Putting children first
Our policies put the welfare of every child first – for the benefit of the present and future generations. We want children to grow up healthy and well cared for. This means giving children a safe, intact environment and healthy food. It means educating them in a way which empowers them to become independent and encourages their natural enjoyment of physical activity. Children should not just be present in an adult world; they should have the chance to shape their own environment. We believe that they should be able to make an active contribution, rather than simply having to cope with the effects of other people's decisions and failings.
We see children as people in their own right, with their own rights. Making child rights a reality is the priority in our policies, which are geared towards children's welfare. We aim to send out a clear signal and strengthen children's constitutional rights.
Education – early support, learning together
Every child should have equal chances of a good start in life. This is essential to avoid educational deprivation. So we want to support children from the earliest stage in life and invest far more in the requisite infrastructure. As an effective response to children's social exclusion, we want to drive forward the establishment of full-day non-denominational schools. These will create a different rhythm in schools, restructure the teaching process, and facilitate a holistic approach to learning.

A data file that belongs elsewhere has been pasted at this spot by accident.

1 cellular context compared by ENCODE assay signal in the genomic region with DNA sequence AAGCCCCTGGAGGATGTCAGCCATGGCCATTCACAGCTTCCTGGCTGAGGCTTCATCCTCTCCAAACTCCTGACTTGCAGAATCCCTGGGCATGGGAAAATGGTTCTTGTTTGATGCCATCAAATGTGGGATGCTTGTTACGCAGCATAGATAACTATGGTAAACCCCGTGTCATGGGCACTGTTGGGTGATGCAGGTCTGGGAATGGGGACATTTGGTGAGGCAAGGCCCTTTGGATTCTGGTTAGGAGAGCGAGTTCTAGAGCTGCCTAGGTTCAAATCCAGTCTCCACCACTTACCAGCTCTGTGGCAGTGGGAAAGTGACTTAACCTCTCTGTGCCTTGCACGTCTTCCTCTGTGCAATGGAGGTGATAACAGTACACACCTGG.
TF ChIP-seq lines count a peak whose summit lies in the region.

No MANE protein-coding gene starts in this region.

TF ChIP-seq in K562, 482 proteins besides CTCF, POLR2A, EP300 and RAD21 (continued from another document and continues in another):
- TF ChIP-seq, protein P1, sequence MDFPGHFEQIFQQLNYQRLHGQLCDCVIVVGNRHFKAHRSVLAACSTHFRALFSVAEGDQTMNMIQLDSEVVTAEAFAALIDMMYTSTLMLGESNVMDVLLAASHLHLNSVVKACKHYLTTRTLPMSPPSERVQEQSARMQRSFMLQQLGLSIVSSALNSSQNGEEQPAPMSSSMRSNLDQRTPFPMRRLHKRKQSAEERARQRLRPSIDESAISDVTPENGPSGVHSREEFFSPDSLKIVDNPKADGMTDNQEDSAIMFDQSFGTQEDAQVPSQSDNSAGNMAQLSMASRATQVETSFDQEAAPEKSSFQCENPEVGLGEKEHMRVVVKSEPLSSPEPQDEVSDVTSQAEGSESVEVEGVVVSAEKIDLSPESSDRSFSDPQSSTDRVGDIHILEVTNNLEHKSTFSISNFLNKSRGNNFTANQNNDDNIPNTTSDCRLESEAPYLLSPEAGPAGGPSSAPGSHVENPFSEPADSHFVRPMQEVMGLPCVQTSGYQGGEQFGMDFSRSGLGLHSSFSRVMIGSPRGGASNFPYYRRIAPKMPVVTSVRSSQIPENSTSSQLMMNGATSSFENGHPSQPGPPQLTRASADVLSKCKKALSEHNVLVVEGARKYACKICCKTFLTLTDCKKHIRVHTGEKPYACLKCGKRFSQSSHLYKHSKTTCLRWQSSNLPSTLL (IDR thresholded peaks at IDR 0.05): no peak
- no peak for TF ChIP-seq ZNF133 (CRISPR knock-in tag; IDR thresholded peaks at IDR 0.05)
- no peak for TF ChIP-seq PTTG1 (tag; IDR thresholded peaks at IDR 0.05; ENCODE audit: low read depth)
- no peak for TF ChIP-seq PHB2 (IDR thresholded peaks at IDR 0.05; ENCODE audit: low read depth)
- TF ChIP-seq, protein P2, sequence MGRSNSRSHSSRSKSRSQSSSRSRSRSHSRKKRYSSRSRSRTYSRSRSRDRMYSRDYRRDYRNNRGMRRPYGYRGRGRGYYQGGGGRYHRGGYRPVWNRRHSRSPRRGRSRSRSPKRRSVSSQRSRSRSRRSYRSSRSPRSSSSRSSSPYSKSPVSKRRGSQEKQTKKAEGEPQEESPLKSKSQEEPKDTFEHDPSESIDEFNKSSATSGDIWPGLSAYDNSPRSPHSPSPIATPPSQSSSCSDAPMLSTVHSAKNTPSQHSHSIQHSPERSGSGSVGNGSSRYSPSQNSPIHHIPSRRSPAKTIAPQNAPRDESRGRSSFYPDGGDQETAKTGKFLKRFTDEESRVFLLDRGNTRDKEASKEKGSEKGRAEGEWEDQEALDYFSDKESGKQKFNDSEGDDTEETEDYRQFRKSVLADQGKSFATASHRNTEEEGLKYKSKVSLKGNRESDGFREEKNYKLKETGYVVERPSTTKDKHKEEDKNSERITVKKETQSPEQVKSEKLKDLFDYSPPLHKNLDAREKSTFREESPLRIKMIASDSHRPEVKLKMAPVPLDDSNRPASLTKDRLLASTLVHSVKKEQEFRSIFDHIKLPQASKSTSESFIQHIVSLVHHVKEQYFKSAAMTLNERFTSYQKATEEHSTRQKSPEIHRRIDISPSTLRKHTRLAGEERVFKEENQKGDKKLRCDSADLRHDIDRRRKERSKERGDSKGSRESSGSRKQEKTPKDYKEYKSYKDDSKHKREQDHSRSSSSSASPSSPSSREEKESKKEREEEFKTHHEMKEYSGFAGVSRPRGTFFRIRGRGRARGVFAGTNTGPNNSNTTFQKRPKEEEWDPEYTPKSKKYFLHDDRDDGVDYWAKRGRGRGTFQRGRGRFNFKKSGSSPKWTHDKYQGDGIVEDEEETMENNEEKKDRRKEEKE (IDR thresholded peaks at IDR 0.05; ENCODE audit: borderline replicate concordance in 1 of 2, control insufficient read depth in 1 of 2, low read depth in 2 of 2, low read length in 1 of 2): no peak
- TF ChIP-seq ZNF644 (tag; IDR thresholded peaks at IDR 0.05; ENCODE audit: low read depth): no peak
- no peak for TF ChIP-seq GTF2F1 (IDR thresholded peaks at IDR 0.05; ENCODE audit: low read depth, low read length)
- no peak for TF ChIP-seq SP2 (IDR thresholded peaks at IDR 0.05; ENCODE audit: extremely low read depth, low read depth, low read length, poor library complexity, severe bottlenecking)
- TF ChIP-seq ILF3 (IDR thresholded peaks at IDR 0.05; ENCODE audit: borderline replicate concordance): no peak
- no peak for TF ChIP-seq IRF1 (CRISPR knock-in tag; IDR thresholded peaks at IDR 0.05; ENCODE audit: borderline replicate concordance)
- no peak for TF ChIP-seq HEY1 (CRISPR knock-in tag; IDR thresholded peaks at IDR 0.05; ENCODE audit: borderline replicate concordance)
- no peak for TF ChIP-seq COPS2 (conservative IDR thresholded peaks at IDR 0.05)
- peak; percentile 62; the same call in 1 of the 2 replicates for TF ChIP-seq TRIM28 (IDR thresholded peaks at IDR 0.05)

Early childhood education is still not universally accessible, and yet good nurseries benefit everyone. So we want every child to have a right to full-day care and education from the first year of life. We also want to launch a campaign for quality that is worthy of the name. We need nationwide quality standards for childcare facilities, which must apply not only to education but also to the equipment available, group size and the provision of healthy meals.
We want families to be able to spend more time together. Our aim is a substantial expansion of family-centred services and facilities. In order to build parenting skills, for example, we are working for children's nurseries to be expanded into parent-child centres.
Family benefits for social justiceWe Greens want a fair society – and that means a society free from child poverty. The existing family benefits system is unjust and does not prevent child poverty. The state's current approach puts different values on children. Higher earners benefit from tax allowances, which make them better off overall than "average" recipients of child benefit. This massive injustice is exacerbated by the increase in tax allowances. Children on welfare do not benefit at all, and yet they are most in need of the state's support. Our proposal for a children's basic income aims to replace the old system of family benefits with a new and socially equitable model.